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Manchester is In the hockey spotlight

There are nine NHIAA ice hockey championship banners hanging inside JFK Coliseum. Four of them belong to Manchester Memorial, three to Trinity, two to Manchester Central.

A 10th banner will be up shortly, and it may become the one Manchester hockey fans remember best.

"That banner is going to be special because it's going to represent a historic game, a historic moment," said Memorial head coach Mark Putney. "It's Memorial and Central for the state championship. It doesn't get any better than that."

The first ice hockey state championship game pitting two Manchester public high schools is scheduled for 4:30 p.m. Saturday at Verizon Wireless Arena, less than two miles from JFK.

The Division I final, in which the two city teams will play, is the last of four championships at the state's biggest arena on New Hampshire high school hockey's biggest day. The puck extravaganza starts with the girls' title game pitting four-time champion Hanover against Oyster River of Durham at 10 a.m.

Next is the Division III boys' final, featuring Berlin and the cooperative team composed of players from Hopkinton High and John Stark Regional of Weare. Berlin, led by high-scoring junior Connor Jewett (60 goals this season) takes a 20-0 record into the 12:15 p.m. title game,

In the Division II final at 2:30 p.m., defending champion Bedford will try to knock off top-ranked Merrimack (48-7-1 over the last three seasons) for the third time this year.

But the most anticipated game of the day is the all-city Division I showdown.

Thirty years ago, when Brian Stone played for Manchester Central, the two teams he never wanted to lose to were rivals Manchester Memorial and Manchester West.

"Memorial and West were the two games we'd always circle first on the schedule," said Stone, now head coach of the Little Green. "Those were always hard-nose intense games, and I never wanted to lose them. Especially (to) Memorial, because we both practiced at the JFK, and you never wanted to see them after a loss."

Three decades later, Stone has a different perspective on the Memorial-Central rivalry.

In fact, after Central beat Londonderry on Wednesday to gain its berth in the final, he stuck around to watch Memorial face St. Thomas Aquinas of Dover in the other semifinal and actually found himself rooting for the Crusaders as they rallied from a 3-0 deficit to beat the Saints in overtime, 4-3.

"I spent my last three years as an assistant coach at Memorial," said Stone. "There's still a little piece of me in that (Memorial) locker room. I kept telling people around me when Memorial was losing 3-0 to not give up. I told them Memorial was going to come back and they did. That's a gritty team."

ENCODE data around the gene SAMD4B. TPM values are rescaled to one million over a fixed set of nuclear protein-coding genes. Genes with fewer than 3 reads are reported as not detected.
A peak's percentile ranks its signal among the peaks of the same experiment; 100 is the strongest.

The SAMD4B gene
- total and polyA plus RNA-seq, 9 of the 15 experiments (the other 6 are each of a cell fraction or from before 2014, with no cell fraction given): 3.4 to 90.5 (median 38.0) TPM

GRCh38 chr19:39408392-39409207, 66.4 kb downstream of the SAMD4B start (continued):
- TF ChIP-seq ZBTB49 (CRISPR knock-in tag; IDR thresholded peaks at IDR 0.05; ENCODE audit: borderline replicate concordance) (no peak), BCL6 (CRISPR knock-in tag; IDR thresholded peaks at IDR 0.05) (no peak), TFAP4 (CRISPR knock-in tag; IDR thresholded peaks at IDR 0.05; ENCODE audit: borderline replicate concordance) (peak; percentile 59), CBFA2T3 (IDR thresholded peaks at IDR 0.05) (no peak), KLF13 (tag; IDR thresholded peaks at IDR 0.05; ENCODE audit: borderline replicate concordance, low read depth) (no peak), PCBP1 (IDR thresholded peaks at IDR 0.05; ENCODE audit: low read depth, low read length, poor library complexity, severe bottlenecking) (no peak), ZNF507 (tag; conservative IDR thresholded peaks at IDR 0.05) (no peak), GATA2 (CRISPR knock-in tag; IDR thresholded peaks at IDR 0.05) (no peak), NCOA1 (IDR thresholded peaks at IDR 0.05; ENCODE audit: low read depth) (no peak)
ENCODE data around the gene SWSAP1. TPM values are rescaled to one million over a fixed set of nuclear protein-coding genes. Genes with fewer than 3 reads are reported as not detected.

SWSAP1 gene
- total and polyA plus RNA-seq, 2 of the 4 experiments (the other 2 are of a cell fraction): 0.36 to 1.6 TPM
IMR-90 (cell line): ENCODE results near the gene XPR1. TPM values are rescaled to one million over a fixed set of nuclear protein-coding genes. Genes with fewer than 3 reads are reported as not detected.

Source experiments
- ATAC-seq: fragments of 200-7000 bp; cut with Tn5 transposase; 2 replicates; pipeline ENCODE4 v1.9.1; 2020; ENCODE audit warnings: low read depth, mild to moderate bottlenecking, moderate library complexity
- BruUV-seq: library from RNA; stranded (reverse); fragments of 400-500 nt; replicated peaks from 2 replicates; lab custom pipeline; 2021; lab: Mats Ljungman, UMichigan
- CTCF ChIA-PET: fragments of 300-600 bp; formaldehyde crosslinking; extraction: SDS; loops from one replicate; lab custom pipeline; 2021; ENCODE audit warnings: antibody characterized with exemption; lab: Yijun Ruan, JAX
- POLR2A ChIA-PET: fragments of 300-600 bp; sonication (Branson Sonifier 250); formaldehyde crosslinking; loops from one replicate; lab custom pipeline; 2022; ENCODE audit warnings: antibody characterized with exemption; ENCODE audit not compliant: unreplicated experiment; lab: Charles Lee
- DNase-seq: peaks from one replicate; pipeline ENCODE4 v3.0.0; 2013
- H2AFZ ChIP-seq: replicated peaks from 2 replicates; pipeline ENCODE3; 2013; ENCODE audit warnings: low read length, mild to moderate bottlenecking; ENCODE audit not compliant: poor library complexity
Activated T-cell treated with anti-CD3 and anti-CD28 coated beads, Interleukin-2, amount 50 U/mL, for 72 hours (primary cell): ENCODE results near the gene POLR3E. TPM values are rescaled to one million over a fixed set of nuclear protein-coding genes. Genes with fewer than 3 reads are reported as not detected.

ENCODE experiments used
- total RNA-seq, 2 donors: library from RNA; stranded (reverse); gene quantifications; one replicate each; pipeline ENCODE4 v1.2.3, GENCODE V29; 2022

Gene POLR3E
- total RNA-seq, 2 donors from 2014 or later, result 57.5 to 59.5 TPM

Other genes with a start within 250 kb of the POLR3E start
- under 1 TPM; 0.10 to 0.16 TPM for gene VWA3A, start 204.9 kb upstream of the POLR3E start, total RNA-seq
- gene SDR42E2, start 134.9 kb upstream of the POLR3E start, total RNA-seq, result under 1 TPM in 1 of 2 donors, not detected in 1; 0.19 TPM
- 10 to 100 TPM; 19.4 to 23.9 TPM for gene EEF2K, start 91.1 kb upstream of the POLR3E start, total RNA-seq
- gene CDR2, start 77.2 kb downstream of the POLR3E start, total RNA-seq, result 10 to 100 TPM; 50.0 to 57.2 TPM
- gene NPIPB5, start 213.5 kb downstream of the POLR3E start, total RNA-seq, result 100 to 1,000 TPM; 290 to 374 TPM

Putney said he challenged his players before the third period, when they were down by three goals.

"I just told them we basically had two ways to go at that point," the Memorial coach said. "We could come out and quit or show some heart and character and battle to the end."

Like Stone, Putney now leads the team for which he once played, and Stone remains grateful to Putney for giving him his start in high school coaching.

"We're good friends, and I made a point to sneak over and congratulate Mark after they beat St, Thomas," Stone said. "I'm going to do everything I can to help us beat Memorial, but this is a great moment for all our kids and all the city hockey programs. Many of these players played together and against each other in youth hockey, and now they're sharing the biggest stage. It's too bad someone is going to lose, but to have both city teams in the final game is special."

Last year Memorial reached the finals and lost to Pinkerton, 3-2, after falling behind by three goals.

"I'm going to approach this game a little differently than last year's game," said Putney. "We didn't carry last year's loss with us into this year. But there's some lessons learned from that game I think will help prepare us for this game."

Today's game is expected to be close until the final horn. Memorial enters as the No. 1 seed, Central as the No. 2 seed. They both own 16-4 marks. They split their two games during the regular season.

"We may have a little more depth than Central, but the match-up is as even as it gets," said Putney.

Central seniors Austin Sprague, Derek Franco, Mitchel Fortin, Trevor Malmgren, Scott Robidoux, Tyler Stratton and back-up goalie Tyler Cornellier will be playing their last high school game. The same is true of Memorial seniors Adam Tack, Colin Williamson, Ethan Pollock, Brady McNulty, Christopher Burgess, Joren Hayes, Kyle Broussard, Jacob Boylan and goalie Joshua Jacob.

"It's a once-in-a-lifetime game for the kids, especially the seniors," said Stone.

No matter the outcome, the next banner hung at JFK Coliseum will remind everyone that the 2013 Division I championship was the first of its kind: an all-city, winner-take-all contest to determine state superiority on ice.



jhabib@unionleader.com


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